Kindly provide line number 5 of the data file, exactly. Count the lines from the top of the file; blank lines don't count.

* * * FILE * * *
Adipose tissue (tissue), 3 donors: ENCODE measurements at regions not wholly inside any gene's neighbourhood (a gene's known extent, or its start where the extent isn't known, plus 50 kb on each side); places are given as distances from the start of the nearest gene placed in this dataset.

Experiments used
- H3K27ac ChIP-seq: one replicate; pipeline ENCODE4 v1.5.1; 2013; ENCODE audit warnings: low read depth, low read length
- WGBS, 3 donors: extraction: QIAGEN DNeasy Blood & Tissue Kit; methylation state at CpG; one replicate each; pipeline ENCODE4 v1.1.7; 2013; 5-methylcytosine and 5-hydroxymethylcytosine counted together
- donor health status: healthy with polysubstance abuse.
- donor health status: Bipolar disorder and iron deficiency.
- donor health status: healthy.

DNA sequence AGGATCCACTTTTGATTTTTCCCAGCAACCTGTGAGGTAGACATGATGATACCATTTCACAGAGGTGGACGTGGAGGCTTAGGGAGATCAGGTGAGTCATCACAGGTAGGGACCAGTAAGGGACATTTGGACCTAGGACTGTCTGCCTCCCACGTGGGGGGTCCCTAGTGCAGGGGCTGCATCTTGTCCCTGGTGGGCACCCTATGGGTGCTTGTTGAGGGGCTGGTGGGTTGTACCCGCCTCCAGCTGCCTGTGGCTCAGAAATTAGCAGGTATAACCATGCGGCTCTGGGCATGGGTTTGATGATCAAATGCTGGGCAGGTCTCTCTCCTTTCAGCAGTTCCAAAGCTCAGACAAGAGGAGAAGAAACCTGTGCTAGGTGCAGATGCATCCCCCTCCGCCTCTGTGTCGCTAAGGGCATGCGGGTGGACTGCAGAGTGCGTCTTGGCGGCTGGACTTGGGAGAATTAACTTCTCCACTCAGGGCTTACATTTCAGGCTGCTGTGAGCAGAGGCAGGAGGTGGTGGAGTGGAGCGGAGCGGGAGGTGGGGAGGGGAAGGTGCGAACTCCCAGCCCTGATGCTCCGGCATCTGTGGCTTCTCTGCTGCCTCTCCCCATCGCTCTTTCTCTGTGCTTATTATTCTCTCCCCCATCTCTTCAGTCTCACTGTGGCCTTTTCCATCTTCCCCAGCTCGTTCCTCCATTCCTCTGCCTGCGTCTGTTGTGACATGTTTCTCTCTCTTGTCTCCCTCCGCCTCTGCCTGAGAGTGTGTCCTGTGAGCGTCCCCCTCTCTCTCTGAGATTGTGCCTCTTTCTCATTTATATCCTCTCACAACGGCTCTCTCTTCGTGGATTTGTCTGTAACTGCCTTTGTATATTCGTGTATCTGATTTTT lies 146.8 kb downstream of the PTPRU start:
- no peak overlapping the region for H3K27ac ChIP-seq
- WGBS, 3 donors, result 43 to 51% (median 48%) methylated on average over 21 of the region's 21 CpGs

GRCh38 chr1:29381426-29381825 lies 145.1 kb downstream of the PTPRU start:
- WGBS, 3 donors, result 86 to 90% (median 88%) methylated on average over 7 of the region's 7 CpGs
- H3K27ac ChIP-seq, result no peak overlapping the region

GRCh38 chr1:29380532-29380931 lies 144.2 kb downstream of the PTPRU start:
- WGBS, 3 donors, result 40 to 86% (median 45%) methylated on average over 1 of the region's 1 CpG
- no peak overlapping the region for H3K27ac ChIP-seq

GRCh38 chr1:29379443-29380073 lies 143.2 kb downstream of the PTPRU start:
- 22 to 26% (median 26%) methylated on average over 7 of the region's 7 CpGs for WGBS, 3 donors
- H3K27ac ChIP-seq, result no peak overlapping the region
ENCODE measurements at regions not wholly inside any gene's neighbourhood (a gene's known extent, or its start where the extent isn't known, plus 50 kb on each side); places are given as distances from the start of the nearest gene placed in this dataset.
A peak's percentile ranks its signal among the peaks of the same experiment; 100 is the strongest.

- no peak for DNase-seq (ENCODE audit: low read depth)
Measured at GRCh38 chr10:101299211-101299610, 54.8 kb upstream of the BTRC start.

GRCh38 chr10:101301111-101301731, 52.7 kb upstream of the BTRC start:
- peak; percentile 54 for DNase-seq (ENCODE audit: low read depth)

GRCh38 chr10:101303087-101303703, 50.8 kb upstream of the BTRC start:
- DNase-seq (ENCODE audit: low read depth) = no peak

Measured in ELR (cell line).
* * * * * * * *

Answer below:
- donor health status: healthy with polysubstance abuse.